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I think the confusion is because electrolyte drink/tablet manufacturers are not, by and large, targeting the POTS community. They're either going for the medical market, in which case it's about diarrhoea/vomiting and the sugar is needed, or the sports market, which again has different needs to ours.

Has anyone managed to make an electrolyte drink with stevia yet?

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I am curious after reading these posts, I noticed that no one has mentioned Propel Vitamin water, does anyone drink that? I drink at least one 16.9oz bottle per day of Propel. It is manufactured by the Gatorade company but has no calories or sugar but it does have sodium. I am not sure about artificial sweeteners or other negative ingredients that it may contain though. I cannot handle Gatorade so Propel was suggested to me as a substitute. Does anyone have advice one way or the other about this?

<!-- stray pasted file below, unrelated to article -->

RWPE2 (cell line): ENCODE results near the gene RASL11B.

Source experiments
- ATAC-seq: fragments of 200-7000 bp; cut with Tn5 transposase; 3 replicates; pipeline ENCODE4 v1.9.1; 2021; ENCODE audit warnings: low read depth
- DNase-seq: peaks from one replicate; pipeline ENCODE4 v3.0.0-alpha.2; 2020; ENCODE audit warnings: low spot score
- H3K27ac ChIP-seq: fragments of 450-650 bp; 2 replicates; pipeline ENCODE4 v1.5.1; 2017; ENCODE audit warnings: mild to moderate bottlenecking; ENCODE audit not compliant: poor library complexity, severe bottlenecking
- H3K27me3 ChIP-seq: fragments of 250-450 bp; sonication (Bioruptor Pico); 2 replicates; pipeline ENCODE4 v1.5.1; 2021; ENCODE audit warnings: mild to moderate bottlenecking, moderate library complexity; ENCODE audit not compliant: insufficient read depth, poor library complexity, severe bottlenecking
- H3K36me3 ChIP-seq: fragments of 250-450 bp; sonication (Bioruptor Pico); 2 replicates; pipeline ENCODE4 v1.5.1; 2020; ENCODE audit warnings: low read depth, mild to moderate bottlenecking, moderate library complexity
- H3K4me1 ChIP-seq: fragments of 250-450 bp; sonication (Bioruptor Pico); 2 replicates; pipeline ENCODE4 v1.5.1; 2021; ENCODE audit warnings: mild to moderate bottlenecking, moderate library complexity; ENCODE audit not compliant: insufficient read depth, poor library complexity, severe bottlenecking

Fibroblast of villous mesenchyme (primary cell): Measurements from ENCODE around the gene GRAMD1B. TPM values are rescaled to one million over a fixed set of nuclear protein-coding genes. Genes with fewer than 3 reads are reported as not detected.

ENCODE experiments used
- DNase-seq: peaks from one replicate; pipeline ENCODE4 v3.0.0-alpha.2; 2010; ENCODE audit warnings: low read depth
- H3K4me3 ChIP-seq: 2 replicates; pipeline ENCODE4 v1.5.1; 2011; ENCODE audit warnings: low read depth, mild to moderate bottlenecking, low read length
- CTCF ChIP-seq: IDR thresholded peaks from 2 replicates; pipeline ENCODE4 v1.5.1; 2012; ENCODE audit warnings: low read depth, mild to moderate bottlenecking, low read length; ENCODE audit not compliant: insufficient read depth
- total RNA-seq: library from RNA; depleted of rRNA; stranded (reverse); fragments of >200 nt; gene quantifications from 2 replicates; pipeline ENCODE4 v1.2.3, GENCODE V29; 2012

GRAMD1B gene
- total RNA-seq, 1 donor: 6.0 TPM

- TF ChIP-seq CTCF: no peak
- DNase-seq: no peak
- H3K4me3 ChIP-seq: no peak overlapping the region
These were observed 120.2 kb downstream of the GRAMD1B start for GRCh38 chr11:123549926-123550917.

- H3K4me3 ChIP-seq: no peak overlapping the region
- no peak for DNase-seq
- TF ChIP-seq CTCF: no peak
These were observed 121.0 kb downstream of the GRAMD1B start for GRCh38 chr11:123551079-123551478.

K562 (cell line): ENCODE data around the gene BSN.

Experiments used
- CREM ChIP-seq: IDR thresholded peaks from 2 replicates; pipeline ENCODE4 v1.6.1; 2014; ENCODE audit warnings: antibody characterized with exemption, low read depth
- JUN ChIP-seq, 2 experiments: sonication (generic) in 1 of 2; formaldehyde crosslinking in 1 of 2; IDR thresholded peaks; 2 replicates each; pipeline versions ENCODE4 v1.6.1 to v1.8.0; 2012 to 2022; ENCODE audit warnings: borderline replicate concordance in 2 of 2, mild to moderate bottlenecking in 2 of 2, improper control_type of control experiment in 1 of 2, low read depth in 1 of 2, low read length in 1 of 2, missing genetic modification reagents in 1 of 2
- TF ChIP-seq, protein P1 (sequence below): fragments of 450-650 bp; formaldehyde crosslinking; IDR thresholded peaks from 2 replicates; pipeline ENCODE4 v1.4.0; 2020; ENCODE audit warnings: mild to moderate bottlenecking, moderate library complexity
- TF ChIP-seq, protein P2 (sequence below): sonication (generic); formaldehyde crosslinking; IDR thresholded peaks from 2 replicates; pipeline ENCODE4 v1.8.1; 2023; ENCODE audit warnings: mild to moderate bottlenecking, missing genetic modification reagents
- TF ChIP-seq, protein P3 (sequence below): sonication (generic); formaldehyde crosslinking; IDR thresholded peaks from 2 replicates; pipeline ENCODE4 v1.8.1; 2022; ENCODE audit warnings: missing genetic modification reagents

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I just googled Propel and it most certainly has sugar in it.

Your choices with electrolyte drinks are, as far as I know:

1. Commercial with sugar.

2. Commercial with sweetener.

3. Home-made with either. Unless you like salty water, you're probably going to be putting either sugar or sweetener in too.

My preference is salty water most of the time (I'm lucky, I actually like it) and the odd Nuun for a treat. I am careful with sweeteners too, but Nuun doesn't seem to cause me any problems, and having all that sugar in a drink certainly would.